When I go shopping for great companies, it's always to buy and hold them over years, even decades, if need be. The power of compounding makes growth stocks the perfect candidate to multiply your wealth over the long term. That said, we have to be selective in what we choose to buy and hold, as a wrong choice could end up eroding our wealth, rather than growing it.

Attributes I look for in ideal growth stocks include a strong competitive moat and brand name. This makes loyal customers keep coming back for repeat purchases. The company should have a distinctive edge when it comes to innovative products or services that surpass the competition. Also, it should come up with plans to continuously grow and expand the business, and be able to execute on these initiatives. A great management team that is adept at capital allocation should be part of the equation, too.

Here are two of the top stocks that I believe investors can buy and hold for the next decade and beyond.

A woman holds a latte in a mug.

Image source: Getty Images.


Starbucks (SBUX 0.65%) has been steadily growing over the years, as the coffee chain expands outside of the U.S. and into other regions such as China and Latin America. Led by CEO Kevin Johnson, who took over from founder Howard Schultz back in 2017, the company has been actively embracing the latest trends and taking up the mantle of sustainability. Its brand name is also synonymous with a relaxing, inviting ambience coupled with an affordable cup of coffee.

Starbucks has a solid digital flywheel strategy that not only generates strong loyalty among customers but also helps to customize their experience according to individual preferences and tastes. This has helped to grow the active Starbucks Rewards Membership base to 18.9 million for the first quarter of the fiscal year 2020, up 16% year over year.

Due to the outbreak of COVID-19 in China back in January, Starbucks proactively took steps to shut stores to control the spread of the illness. At peak closures in early February, around 80% of all Starbucks stores in China were shut or operating at reduced hours. Johnson and CFO Patrick Grismer have released revised guidance for the second quarter of the fiscal year 2020, where earnings per share are expected to take a hit of $0.15 to $0.18 (around 28% to 34% of the second-quarter fiscal year 2019's earnings per share of $0.53). 

New store development in China has also been temporarily halted due to the COVID-19 outbreak, but is expected to resume once the authorities declare the virus to be contained.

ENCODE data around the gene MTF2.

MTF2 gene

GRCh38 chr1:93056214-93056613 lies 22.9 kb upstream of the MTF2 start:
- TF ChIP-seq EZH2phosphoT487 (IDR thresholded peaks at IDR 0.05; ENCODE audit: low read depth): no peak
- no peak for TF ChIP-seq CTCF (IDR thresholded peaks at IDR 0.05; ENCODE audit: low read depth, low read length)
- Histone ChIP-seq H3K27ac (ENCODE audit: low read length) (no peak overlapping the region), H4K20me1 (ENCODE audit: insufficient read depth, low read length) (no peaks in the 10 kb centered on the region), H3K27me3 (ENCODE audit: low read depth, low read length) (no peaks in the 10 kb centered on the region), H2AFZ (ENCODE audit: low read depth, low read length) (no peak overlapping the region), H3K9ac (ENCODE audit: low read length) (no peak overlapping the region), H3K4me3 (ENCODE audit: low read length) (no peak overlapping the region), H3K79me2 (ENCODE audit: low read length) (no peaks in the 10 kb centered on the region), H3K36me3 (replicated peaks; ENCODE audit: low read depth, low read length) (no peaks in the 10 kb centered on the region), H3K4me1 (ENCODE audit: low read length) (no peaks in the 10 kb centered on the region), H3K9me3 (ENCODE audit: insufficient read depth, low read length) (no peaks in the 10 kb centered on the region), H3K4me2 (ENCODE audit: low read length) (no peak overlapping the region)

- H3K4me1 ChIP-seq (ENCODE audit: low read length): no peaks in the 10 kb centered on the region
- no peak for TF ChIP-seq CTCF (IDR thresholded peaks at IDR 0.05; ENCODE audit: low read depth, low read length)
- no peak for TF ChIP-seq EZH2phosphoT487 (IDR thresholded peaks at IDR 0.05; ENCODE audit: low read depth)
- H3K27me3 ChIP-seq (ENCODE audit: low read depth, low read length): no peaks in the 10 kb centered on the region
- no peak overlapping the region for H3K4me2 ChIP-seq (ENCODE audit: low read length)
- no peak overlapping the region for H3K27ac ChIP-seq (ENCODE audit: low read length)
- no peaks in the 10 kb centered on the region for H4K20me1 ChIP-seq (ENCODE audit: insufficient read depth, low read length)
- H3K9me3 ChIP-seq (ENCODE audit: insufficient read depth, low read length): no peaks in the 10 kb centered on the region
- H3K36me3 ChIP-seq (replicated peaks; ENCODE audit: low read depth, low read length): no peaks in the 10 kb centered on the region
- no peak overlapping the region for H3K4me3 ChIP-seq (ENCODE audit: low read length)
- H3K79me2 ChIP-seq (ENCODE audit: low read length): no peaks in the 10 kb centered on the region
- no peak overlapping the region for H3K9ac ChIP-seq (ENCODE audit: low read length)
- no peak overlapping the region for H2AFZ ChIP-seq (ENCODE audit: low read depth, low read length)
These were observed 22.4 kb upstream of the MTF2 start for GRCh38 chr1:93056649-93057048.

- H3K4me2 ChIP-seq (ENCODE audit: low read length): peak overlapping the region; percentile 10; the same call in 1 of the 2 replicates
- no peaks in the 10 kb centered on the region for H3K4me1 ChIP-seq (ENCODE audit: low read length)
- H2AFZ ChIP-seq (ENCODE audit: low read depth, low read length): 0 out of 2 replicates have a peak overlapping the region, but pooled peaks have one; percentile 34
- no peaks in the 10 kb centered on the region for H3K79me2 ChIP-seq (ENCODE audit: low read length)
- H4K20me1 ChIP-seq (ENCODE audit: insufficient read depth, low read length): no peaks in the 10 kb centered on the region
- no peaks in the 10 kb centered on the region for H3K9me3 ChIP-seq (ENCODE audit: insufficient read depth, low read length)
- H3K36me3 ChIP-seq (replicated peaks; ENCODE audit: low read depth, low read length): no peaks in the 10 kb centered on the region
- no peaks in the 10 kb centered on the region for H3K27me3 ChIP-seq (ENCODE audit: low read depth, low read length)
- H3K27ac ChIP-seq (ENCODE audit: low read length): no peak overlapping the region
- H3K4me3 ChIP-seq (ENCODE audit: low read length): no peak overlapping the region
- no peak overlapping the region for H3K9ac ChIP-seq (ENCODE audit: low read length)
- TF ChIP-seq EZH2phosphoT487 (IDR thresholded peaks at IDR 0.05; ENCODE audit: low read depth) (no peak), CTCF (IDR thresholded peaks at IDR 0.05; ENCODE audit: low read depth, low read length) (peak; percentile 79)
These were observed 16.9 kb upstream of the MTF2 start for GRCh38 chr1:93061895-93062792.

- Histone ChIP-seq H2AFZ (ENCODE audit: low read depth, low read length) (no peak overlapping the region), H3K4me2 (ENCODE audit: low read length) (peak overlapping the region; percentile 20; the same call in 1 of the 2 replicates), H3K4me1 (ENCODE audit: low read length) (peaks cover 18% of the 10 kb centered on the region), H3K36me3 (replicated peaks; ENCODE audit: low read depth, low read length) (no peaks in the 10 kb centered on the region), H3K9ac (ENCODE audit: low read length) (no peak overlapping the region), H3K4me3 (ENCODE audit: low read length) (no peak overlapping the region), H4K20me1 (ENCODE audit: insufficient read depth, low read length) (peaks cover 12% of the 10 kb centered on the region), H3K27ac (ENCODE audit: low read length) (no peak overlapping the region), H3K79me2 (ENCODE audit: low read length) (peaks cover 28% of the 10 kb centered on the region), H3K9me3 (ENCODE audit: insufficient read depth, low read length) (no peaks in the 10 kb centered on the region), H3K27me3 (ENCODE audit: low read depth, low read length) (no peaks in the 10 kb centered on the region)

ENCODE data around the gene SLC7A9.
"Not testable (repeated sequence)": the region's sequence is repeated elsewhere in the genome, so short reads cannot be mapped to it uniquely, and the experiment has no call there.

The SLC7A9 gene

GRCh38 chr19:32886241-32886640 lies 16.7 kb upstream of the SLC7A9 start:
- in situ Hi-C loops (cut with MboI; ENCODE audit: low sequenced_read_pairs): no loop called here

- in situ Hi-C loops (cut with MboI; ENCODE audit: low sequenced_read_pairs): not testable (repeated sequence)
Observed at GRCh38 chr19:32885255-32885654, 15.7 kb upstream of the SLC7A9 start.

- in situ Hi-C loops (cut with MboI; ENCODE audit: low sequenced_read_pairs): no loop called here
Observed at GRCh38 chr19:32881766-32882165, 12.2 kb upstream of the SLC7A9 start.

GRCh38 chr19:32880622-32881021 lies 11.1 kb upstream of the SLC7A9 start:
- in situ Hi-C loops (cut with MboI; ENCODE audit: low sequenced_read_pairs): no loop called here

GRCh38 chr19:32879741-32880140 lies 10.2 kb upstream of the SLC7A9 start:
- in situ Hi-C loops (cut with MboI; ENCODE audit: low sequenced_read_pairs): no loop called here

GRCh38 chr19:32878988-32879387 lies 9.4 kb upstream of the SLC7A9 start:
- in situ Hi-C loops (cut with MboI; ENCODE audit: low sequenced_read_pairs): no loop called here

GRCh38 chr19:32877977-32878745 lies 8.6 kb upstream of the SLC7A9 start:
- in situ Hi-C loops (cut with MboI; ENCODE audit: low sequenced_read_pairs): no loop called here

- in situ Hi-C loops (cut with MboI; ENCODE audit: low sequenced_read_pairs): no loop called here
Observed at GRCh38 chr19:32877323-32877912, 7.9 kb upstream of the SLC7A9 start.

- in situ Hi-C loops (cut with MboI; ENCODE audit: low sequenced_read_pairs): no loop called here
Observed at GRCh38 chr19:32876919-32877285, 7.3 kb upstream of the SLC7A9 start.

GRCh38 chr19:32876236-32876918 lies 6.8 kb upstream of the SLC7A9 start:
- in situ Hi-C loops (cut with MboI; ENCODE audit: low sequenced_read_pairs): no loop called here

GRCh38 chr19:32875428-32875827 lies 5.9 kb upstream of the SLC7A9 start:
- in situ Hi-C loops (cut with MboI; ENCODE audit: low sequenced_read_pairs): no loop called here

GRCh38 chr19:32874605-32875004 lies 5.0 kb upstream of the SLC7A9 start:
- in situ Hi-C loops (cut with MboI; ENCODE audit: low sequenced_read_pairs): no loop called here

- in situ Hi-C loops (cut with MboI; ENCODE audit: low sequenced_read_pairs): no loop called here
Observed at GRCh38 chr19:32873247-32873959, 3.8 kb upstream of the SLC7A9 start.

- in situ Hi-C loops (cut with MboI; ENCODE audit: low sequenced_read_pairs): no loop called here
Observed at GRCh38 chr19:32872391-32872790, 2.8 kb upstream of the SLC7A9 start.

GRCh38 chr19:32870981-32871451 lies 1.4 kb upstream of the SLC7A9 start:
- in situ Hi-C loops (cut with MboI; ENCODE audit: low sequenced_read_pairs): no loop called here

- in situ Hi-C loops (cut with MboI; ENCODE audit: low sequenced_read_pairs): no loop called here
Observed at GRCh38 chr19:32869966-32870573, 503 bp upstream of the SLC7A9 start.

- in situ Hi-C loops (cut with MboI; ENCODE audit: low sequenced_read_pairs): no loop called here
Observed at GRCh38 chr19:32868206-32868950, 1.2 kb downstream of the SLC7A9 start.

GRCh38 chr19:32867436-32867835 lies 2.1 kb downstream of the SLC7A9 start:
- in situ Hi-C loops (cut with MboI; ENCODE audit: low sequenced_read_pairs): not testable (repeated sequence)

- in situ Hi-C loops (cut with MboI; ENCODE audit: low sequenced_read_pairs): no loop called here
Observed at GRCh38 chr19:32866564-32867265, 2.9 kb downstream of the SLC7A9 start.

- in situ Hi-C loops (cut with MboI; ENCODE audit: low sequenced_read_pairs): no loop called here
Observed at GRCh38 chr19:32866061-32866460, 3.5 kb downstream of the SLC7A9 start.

Before the COVID-19 outbreak became mainstream news, investors who bought Starbucks' stock five years ago would have seen their money double, as the share price climbed steadily from $46 to a recent high near $100. With the stock price now having fallen back by a third due to a one-time hit to earnings, there is a golden opportunity for investors to pick up the shares on the cheap.


Nike (NKE -0.36%) has always been a market leader and innovator in sports footwear and apparel. From the year founder Phil Knight brought the company public until today, its stock price has multiplied an astounding 500 times. Still, I think there is more that investors can look forward to with this progressive company.

Investors should know that Nike has not only managed to come up with new technology and innovations for shoes, it has also done a great job growing both its top and bottom lines. For the first half of fiscal-year 2020, Nike has once again reported impressive growth, with revenue up 9% year over year and net income up 28% year over year.

As with Starbucks though, COVID-19 has caused short-term disruptions to the business, with half of Nike-owned stores in China temporarily closing in early February. The company will provide an update on the operational and financial impact in its third-quarter conference call, but the share price has already corrected sharply from its recent peak.

Considering the company is continuing to come up with new types of shoes such as the Vaporfly, which have been overwhelmingly popular with Olympic athletes, I would not worry too much about the short-term impact of the virus. Instead, investors should view this as an opportunity to scoop up shares in this solid company at a rare bargain.

Short-term blips, long-term rewards

Though both companies will undoubtedly suffer some financial impact from the coronavirus outbreak, investors should view this as a mere blip in a long-term growth story.

Starbucks and Nike have the right ingredients to continue growing for many years to come, and are perfect candidates for investors who are looking for stocks to own for the next decade and beyond.